There is no question that programmability is the key enabling feature of just about every electronic product today. If you’re a regular reader of this publication, and you’re designing systems that don’t contain programmable elements, what the heck are you doing.
We are all very familiar with software programmability. From communications infrastructure to digital cameras, we are constantly hearing that software development is the critical path in the schedule, the biggest engineering effort, and the key element of product differentiation. However, the pace of development today is making hardware programmability equally important. Semiconductor companies have enormous catalogs of processor devices – differing mainly in the collection of peripherals surrounding standard (usually ARM architecture) processors.
Often, it is this collection of peripherals that is the complicated constraint in our hardware design. Despite a catalog of bazillions of processors – none of them seems to have exactly the things we need. There is either too much or too little, and the super-special extra thing we need is not available at all. For most of us, the go-to solution has been to park an FPGA next to our processor chip. We use the FPGA to make up for what is missing or not right with our processing subsystem.
There are limitations to the FPGA-plus-processor approach, however. It takes more board space to put the two chips (plus the associated support hardware for each) on our board. It takes more power to run both devices. The number of connections between the two, the bandwidth of those connections, and the power consumed by those connections is constrained by the IO capabilities of each device. What we really want is a device that combines the two – processor plus FPGA. Then, we save board space, we can take advantage of far more available connections between FPGA fabric and processing subsystem, we save power, and we probably save on total system BOM – depending on how much these little gems cost.
Altera apparently agrees with this line of thinking, because they are announcing their new processor-with-FPGA (or FPGA-with-processor) family this week. The new devices – dubbed “SoC FPGAs” – are built on the company’s wildly successful Cyclone and Arria FPGA platforms. The company will make special versions of both the Cyclone V and Arria V 28-nm FPGA that contain a hard processor system (HPS). This hard processor system is made up of a dual-core ARM Cortex A9 MPCore processor, the most common peripherals, and a multi-port memory controller. The FPGA fabric will be the same as we would expect from the corresponding Cyclone V or Arria V FPGAs, and the on-chip connection between the two will facilitate far more robust communication paths than we could achieve with separate discrete devices.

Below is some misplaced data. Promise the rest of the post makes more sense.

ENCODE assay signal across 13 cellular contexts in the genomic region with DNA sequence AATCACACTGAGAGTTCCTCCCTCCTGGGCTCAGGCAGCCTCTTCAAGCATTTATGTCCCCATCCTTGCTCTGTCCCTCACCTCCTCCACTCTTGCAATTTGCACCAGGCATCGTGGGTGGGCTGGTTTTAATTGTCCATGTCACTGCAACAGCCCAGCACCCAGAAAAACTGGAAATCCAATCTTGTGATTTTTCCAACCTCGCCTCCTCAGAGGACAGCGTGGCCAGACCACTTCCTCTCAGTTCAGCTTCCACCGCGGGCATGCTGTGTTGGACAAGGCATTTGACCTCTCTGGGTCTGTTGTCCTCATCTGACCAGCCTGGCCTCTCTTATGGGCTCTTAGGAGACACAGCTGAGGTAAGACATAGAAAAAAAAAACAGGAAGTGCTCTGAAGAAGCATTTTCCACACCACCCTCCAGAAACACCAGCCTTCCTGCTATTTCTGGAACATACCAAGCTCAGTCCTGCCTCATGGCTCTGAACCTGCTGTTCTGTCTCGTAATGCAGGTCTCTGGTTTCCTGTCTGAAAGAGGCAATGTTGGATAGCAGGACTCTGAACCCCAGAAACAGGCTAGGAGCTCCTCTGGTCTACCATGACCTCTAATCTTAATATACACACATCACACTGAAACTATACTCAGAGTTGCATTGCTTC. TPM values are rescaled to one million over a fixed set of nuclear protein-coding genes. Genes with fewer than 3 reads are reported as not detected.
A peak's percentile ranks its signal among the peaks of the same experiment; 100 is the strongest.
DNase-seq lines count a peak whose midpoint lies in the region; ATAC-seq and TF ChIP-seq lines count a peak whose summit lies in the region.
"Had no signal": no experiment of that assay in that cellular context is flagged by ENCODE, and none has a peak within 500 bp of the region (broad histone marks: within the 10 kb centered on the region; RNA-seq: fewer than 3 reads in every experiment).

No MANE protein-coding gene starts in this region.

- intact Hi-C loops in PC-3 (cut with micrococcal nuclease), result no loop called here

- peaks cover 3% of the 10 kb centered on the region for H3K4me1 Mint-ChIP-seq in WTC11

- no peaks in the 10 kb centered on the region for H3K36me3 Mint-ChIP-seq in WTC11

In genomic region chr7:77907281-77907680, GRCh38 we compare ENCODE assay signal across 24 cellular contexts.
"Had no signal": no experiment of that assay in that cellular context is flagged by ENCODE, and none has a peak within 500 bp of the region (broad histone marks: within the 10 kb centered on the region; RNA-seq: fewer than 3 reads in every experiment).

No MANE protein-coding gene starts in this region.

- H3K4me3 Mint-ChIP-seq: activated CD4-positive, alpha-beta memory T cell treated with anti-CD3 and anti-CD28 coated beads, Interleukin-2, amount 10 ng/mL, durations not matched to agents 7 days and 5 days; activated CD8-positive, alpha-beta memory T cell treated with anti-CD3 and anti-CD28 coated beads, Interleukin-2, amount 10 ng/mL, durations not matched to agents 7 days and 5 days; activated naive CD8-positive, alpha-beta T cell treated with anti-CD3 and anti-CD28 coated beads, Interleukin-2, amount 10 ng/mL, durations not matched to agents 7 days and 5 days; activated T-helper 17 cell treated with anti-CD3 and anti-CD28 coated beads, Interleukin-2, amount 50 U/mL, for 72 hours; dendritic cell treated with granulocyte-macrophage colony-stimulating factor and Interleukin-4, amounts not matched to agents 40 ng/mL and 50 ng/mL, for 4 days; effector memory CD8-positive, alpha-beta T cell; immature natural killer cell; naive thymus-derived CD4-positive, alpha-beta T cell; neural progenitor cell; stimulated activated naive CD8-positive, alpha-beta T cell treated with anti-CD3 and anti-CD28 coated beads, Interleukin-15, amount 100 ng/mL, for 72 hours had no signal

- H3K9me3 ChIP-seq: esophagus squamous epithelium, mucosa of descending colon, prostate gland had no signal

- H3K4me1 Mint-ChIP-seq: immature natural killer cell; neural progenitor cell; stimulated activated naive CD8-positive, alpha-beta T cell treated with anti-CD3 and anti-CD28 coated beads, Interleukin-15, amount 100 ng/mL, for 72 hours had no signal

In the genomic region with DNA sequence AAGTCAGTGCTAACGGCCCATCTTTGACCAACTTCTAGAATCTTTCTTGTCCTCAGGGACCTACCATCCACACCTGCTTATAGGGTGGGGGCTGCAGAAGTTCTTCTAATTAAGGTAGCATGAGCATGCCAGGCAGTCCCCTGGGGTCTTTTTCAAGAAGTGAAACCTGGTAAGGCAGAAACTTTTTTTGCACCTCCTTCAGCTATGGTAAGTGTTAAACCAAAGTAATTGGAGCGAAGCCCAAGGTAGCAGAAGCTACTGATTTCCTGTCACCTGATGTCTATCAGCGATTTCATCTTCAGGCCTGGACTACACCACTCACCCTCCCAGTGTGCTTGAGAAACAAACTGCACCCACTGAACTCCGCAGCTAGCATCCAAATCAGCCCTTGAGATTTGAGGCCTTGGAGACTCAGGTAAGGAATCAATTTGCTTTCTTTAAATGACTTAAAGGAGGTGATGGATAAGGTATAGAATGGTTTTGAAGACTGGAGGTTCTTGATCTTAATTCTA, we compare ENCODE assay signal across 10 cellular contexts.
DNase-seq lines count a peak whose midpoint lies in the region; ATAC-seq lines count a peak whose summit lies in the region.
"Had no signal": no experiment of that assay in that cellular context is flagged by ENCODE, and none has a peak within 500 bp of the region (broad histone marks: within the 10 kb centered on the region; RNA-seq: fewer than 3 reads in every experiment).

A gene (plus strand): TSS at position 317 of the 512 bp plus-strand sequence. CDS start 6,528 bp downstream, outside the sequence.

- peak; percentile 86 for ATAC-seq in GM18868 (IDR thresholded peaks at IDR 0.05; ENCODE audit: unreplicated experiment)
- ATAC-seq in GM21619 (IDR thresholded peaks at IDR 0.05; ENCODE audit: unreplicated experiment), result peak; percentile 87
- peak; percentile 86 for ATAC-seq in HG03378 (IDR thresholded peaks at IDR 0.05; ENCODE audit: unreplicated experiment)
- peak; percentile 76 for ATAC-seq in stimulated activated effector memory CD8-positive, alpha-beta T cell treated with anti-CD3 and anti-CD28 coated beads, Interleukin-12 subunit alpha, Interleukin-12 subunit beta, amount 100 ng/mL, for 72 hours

It’s hard to imagine why any system designer would not want a device with this combination of capabilities.
This isn’t the first device we’ve seen that combines these ideas, of course. Xilinx (Altera’s arch rival in the FPGA business) announced their version of the processor-plus-FPGA device (called Zynq) a few months ago. But Zynq, also, was far from the first. About ten years ago, Altera actually pioneered the “System on Programmable Chip” idea with a family called “Excalibur.” (I know, sounds tantalizingly presumptuous, doesn’t it?) Like the Newton, the Osborne, the Lisa, and so many other before-their-time devices, Excalibur was a monumental flop. The FPGA technology of the time wasn’t really ready to be parked on the same die as a state-of-the-art-at-the-time RISC core. The processor was optimized for low cost and low power. The FPGA fabric was fast, power hungry, and expensive. The nascent design tools and ecosystem for SoC-like design with FPGAs were weak and cobbled together.
That was a decade ago – when people thought Lou Bega’s “Mambo No 5” was cool. We’re past that now. Move on along.
Altera’s new FPGA SoC line is absolutely NOT Excalibur – in the same way that an iPhone is NOT a Newton and a modern laptop is NOT an Osborne. These new FPGA SoCs are well-designed, proven packages of technology that include a decade worth of evolution in processor-fabric integration, hardware/software design tools, and embedded subsystem development – plus five full bus stops on the Moore’s Law express line.
The dual-core ARM Cortex-A9 MPCore processor runs at up to 800MHz and is capable of both symmetric and asymmetric multiprocessing (SMP and AMP). Each core includes 32K of L1 instruction cache and L1 data cache, the NEON media processing engine, a single- or double-precision floating point unit, interval and watchdog timers, and 512KB of shared L2 cache – plus a host of other speed-boosting goodies. The memory interface supports DDR2/3, LPDDR ½, ECC, NAND flash with DMA and optional ECC, QSPI, and SD/SDIO/MMC with DMA.
Interface peripherals include two 10/100/1000 Ethernet MACs, two USB 2.0 OTG controllers, four I2C controllers, two CAN networks, SPI master and slave, UART, and up to 71 GPIOs and 15 input-only IOs. There are also four general-purpose timers, two watchdog timers, an 8-channel DMA controller, an FPGA manager (more on this in a bit), clock and reset managers, 64KB on-chip RAM, and a boot ROM.
All taken together, that is a formidable ARM-based embedded computing platform, competitive with the most capable stand-alone embedded processor devices. While this is awesome, it’s not what we’re here to see.